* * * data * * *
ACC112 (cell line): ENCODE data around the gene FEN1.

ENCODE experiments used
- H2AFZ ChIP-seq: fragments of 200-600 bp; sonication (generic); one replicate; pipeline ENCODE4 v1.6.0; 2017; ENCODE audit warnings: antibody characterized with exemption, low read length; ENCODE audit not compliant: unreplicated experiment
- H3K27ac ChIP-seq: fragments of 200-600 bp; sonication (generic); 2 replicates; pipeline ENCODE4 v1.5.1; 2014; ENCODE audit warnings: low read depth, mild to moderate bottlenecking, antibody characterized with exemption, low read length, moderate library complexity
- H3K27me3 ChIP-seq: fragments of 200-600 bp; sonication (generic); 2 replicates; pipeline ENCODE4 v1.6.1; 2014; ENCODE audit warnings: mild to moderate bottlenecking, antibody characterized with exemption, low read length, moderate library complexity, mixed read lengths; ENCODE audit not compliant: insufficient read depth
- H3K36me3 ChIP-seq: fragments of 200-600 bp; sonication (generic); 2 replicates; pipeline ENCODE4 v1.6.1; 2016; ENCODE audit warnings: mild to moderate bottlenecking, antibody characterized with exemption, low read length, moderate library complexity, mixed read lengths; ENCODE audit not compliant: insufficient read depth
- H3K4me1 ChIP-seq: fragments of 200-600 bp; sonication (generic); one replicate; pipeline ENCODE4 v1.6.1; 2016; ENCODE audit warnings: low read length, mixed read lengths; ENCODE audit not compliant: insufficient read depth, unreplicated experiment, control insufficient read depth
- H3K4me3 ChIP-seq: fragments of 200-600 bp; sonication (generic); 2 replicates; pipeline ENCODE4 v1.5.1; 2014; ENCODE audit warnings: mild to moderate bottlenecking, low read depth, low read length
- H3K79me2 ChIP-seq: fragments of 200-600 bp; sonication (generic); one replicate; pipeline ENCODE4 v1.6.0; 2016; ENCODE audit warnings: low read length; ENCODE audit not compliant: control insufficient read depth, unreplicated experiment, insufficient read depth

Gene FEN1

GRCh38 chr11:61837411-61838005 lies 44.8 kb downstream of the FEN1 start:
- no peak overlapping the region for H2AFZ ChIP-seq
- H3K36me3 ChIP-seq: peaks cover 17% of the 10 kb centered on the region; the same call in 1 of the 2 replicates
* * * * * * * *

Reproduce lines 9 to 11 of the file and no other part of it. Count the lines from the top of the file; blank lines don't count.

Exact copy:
- H3K79me2 ChIP-seq: fragments of 200-600 bp; sonication (generic); one replicate; pipeline ENCODE4 v1.6.0; 2016; ENCODE audit warnings: low read length; ENCODE audit not compliant: control insufficient read depth, unreplicated experiment, insufficient read depth

Gene FEN1

GRCh38 chr11:61837411-61838005 lies 44.8 kb downstream of the FEN1 start: